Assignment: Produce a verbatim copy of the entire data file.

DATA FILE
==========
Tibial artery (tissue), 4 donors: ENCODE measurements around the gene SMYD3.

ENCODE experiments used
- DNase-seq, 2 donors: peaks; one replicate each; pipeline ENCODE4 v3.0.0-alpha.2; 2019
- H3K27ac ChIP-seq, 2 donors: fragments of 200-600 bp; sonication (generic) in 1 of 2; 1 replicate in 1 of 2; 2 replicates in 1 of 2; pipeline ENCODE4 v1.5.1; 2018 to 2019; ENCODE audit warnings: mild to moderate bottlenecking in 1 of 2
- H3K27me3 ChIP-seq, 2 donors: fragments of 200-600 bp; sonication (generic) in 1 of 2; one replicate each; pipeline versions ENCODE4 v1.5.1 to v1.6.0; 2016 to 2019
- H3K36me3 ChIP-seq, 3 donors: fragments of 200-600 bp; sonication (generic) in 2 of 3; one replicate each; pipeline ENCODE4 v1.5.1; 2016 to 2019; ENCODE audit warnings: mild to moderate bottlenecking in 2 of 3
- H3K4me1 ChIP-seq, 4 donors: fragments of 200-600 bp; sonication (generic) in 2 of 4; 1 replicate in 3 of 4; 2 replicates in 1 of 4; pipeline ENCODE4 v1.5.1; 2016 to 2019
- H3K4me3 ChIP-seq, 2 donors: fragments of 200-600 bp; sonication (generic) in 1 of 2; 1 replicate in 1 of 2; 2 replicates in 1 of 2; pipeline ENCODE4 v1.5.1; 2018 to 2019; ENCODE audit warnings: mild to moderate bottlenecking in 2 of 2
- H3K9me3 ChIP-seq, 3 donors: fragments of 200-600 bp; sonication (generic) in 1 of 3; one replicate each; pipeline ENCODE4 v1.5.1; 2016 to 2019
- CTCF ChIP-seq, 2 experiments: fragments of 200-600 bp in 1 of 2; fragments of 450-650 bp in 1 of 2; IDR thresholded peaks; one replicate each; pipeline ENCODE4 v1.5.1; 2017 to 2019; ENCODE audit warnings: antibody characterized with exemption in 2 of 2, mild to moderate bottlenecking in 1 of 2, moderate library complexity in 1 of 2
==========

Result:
Tibial artery (tissue), 4 donors: ENCODE measurements around the gene SMYD3.

ENCODE experiments used
- DNase-seq, 2 donors: peaks; one replicate each; pipeline ENCODE4 v3.0.0-alpha.2; 2019
- H3K27ac ChIP-seq, 2 donors: fragments of 200-600 bp; sonication (generic) in 1 of 2; 1 replicate in 1 of 2; 2 replicates in 1 of 2; pipeline ENCODE4 v1.5.1; 2018 to 2019; ENCODE audit warnings: mild to moderate bottlenecking in 1 of 2
- H3K27me3 ChIP-seq, 2 donors: fragments of 200-600 bp; sonication (generic) in 1 of 2; one replicate each; pipeline versions ENCODE4 v1.5.1 to v1.6.0; 2016 to 2019
- H3K36me3 ChIP-seq, 3 donors: fragments of 200-600 bp; sonication (generic) in 2 of 3; one replicate each; pipeline ENCODE4 v1.5.1; 2016 to 2019; ENCODE audit warnings: mild to moderate bottlenecking in 2 of 3
- H3K4me1 ChIP-seq, 4 donors: fragments of 200-600 bp; sonication (generic) in 2 of 4; 1 replicate in 3 of 4; 2 replicates in 1 of 4; pipeline ENCODE4 v1.5.1; 2016 to 2019
- H3K4me3 ChIP-seq, 2 donors: fragments of 200-600 bp; sonication (generic) in 1 of 2; 1 replicate in 1 of 2; 2 replicates in 1 of 2; pipeline ENCODE4 v1.5.1; 2018 to 2019; ENCODE audit warnings: mild to moderate bottlenecking in 2 of 2
- H3K9me3 ChIP-seq, 3 donors: fragments of 200-600 bp; sonication (generic) in 1 of 3; one replicate each; pipeline ENCODE4 v1.5.1; 2016 to 2019
- CTCF ChIP-seq, 2 experiments: fragments of 200-600 bp in 1 of 2; fragments of 450-650 bp in 1 of 2; IDR thresholded peaks; one replicate each; pipeline ENCODE4 v1.5.1; 2017 to 2019; ENCODE audit warnings: antibody characterized with exemption in 2 of 2, mild to moderate bottlenecking in 1 of 2, moderate library complexity in 1 of 2